By CLYDE HABERMAN At respected research centers in the United States and other countries, scientists have spent much of their professional lives in drug rehabilitation. It is not because they themselves struggle with addiction. What they are trying to rehabilitate are the drugs. Their focus is on mind-altering compounds that fell far from grace nearly half a century ago, LSD prominent among them. Along with other psychedelics, it was outlawed by the federal government, damned as bearing a high potential for abuse and offering no accepted medical benefit. But in recent years, researchers have sought to rescue hallucinogens from exile by examining their efficacy in treating certain disorders of the mind, and perhaps even in understanding the nature of consciousness and spirituality. The work of these scientists now draws the attention of Retro Report, a series of video documentaries that examine major news stories of the past and their enduring significance. Psychoactive substances, often derived from mushrooms, have been part of human cultures from Central and South America to the Sahara for thousands of years. But there is no need to look that far back; 1938 will do. That was when Albert Hofmann, a Swiss chemist searching for a drug to combat circulatory ailments, happened to synthesize lysergic acid diethylamide: LSD or, more familiarly, acid. Five years later, Dr. Hofmann, who died in 2008 at age 102, accidentally ingested a small dose of his creation and discovered its mind-blowing potential as he embarked on the first known acid trip. Many more such journeys would follow, for him and for countless others. © 2016 The New York Times Company

Keyword: Depression; Drug Abuse
Link ID: 22219 - Posted: 05.16.2016

By Julia Shaw You see a crime take place. You are interviewed about it. You give a statement about what you saw. Do you think that at a later date you would be able to detect whether someone had tampered with your statement? Or re-written parts of it? This is currently a hot topic in the UK, where a very recently published inquiry into the so-called Hillsborough disaster, in which 96 people were crushed to death during a soccer match in 1989, found that testimonies had been deliberately altered by police. Research published earlier this year by the false memory dream team at the University of California, looked directly into the implications of such police (mis)conduct. They found that it is possible that changed statements can go unnoticed by the person who gave the original testimony, and may even develop into a false memory that accommodates the false account. To describe this effect, the researchers came up with the term "memory blindness"—the phenomenon of failing to recognize our own memories. The term was intended to mirror the ‘choice blindness’ literature. Choice blindness is forgetting choices that we have made. The researchers wanted to know “Can choice blindness have lasting effects on eyewitness memory?” To examine this, PhD Student Kevin Cochran and his colleagues conducted two experiments. © 2016 Scientific American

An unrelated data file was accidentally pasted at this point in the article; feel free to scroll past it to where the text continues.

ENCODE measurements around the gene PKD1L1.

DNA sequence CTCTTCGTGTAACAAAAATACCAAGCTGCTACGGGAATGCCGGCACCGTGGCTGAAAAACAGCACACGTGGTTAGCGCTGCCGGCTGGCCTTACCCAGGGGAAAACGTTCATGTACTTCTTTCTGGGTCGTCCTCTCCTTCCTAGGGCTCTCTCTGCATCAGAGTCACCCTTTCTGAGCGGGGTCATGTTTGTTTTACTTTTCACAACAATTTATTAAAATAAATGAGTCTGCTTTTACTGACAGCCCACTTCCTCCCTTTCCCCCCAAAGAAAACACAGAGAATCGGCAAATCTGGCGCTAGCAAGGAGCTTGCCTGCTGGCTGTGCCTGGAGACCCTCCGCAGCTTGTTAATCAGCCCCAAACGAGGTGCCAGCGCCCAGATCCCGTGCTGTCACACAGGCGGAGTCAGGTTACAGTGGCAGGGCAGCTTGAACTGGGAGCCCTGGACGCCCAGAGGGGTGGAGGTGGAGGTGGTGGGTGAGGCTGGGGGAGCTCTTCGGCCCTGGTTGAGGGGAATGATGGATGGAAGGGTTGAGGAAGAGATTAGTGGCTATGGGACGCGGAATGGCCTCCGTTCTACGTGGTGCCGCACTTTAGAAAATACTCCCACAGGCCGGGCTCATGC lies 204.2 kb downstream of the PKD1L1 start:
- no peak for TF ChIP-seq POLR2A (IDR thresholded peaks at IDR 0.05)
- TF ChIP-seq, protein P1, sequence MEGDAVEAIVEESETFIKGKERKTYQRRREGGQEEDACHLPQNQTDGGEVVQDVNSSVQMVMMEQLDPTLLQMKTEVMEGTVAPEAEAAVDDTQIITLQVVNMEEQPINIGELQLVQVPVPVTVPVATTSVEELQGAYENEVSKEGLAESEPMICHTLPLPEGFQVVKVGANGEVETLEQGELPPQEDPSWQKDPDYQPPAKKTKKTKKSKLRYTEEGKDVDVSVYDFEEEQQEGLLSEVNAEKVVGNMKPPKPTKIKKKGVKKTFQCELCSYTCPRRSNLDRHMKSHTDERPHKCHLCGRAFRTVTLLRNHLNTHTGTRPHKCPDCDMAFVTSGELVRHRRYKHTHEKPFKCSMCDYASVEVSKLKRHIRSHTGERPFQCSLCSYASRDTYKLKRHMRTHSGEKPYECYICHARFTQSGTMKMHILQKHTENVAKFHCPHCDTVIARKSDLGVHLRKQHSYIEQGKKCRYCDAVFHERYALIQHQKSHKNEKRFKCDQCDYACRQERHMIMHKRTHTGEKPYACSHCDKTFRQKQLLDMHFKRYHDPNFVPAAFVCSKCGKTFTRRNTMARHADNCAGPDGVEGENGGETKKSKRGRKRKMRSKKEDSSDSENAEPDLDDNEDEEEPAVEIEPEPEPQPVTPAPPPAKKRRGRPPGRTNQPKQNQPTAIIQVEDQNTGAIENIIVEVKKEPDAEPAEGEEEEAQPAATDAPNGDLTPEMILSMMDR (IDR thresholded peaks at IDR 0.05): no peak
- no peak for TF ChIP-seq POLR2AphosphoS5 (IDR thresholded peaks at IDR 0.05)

Keyword: Learning & Memory
Link ID: 22218 - Posted: 05.16.2016

Rae Ellen Bichell For Tim Goliver and Luther Glenn, the worst illness of their lives started in the same way — probably after having a stomach bug. Tim was 21 and a college student at the University of Michigan. He was majoring in English and biology and active in the Lutheran church. "I was a literature geek," says Tim. "I was really looking forward to my senior year and wherever life would take me." Luther was in his 50s. He'd spent most of his career as a U.S. military policeman and was working in security in Washington, D.C. He'd recently separated from his wife and had just moved into a new house with his two daughters, who were in their 20s. Both men recovered from their stomach bugs, but a few days later they started to feel sluggish. "Here we are trying to unpack, prepare ourselves for new life together and I'm flat out, dead tired," says Luther. He fell asleep in the car one morning and never made it out of the garage. Then he fell in the bathroom. For Tim, it started to feel like running a marathon just to lift a spoonful of soup. One morning, he tried to comb his hair and realized he couldn't lift his arm above his shoulder. "At that moment I started to freak out," he says. Both men got so weak that their families had to wheel them into the emergency room in wheelchairs. They got the same diagnosis: Guillain-Barre syndrome, a neurological disorder which can leave people paralyzed for weeks. © 2016 npr